Two British men are employed. That is where the British begins and ends. The children are still encouraged to say “waaderrr

  • Simple language is not English, as the center of the book
  • Whoa, my baby … eukeukeukeu …

That nonsense of the end is like their “lolololol”

  • Oh ~ ~ I’m damn funny, what’s ~~~^^

and of course

  • Onion Plymouth ~ ~ jeu

I can recommend Google translate any time. Not for anything serious of course.


End of year revue and graduation

Last weekend marked the end of the academic year in Korea. As such the hagwon put on a show for the parents the previous Saturday with all the kids (in theory) performing a song, dance, ballet or spoken piece. This was the show I mentioned a few posts ago, much of my Saturday was absorbed by this and didn’t involve any more pay, although to be fair it’s in the contract. Anyway, it was an absolutely golden opportunity to get some cute/funny/daft shots of the kids and roped-in-MC Jon (who also blogged about the about the ordeal)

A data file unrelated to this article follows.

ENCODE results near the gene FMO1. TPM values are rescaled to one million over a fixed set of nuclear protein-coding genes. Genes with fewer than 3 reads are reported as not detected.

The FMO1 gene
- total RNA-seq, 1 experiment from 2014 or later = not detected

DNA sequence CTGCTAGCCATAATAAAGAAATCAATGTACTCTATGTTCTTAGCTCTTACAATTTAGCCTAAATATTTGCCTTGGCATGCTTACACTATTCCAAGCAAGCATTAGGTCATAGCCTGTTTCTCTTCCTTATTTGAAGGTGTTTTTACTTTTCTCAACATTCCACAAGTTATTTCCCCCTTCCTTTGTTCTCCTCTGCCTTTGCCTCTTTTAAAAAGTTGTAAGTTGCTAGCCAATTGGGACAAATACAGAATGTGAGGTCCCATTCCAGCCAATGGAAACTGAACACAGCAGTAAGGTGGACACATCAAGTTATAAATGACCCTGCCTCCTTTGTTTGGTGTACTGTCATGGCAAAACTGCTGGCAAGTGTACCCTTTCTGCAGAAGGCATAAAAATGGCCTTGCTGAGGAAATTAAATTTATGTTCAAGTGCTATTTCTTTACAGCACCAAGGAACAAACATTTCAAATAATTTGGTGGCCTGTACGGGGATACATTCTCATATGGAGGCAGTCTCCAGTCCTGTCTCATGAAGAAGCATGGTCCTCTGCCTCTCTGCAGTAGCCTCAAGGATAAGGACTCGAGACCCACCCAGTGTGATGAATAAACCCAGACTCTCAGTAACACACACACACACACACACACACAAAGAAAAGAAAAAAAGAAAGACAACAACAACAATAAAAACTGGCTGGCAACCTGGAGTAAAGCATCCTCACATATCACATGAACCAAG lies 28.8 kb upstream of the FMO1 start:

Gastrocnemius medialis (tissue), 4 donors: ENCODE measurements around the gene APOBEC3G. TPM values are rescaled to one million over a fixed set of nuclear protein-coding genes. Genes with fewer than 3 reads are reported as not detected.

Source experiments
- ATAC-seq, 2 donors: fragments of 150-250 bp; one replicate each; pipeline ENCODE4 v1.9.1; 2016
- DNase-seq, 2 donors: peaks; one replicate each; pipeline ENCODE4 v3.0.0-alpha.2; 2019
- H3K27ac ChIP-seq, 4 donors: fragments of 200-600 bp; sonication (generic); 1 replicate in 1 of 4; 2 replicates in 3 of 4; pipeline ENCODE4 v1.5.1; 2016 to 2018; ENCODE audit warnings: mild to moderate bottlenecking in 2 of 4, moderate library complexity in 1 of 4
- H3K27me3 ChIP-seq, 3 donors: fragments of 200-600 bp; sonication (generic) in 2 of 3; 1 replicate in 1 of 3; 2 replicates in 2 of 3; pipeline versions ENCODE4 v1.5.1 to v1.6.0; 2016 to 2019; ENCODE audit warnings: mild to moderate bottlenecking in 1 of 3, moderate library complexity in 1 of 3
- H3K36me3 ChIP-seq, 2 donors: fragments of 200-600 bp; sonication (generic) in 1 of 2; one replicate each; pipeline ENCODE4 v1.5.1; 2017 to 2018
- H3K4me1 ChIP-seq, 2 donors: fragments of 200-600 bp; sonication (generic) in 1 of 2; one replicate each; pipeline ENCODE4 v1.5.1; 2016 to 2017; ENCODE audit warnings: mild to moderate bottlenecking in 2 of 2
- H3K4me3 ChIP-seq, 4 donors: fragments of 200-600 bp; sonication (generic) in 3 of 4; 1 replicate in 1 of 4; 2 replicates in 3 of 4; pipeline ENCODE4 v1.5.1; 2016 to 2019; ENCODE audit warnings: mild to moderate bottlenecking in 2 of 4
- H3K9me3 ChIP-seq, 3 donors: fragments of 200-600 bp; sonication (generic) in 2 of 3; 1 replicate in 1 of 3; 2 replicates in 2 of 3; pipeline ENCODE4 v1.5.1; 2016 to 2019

Emily in ballet mode

ever the cheerful

Tony in elephant mode

as NOT seen anywhere in the official version of Jungle Book

"musical english" song, this represents the highest level of choreography

My personal photographic highlight was this one of Cherry class, showing the true coordination ability through the disparity and variety of stance each child adopted. Only three of the five children in this shot (not the whole class) performing the same thing. We have no way at this vantage of even telling if this was remotely correct.

looking slightly like an evangelical preacher and his dull comedy side-kick

previously mentioned, roped in MC and strange purpose-hired Korean-language MC

Until for some reason, some parents were cajouled into going up onstage and dancing in order to win an arbitrary prize. They were mostly shy but a few were all kinds of scary.

Jon was so disturbed he kicked a bit of wood in-half.

so hard his shoe stayed where it was

Along with the show, an odd “graduation” ceremony took place for all the kids leaving the hagwon to pursue the further studies in Elementary School. Although for some reason each kid received the same graduation certificate regardless of whether they were leaving for ‘big school’ or the next class up. I suppose thats another danger of using certificates/other materials written in English – it’s unlikely that anyone will care what it actually says. Anyway, the best part was seeing all of the kids who had received their little rolled up certificates using them as telescopes/guns. I don’t remember being quite as irreverent at my University graduation.

it's a small photo because I couldn't actually take the photo obviously

notice the damn fanciest balloon rosettes that Pearl has ever produced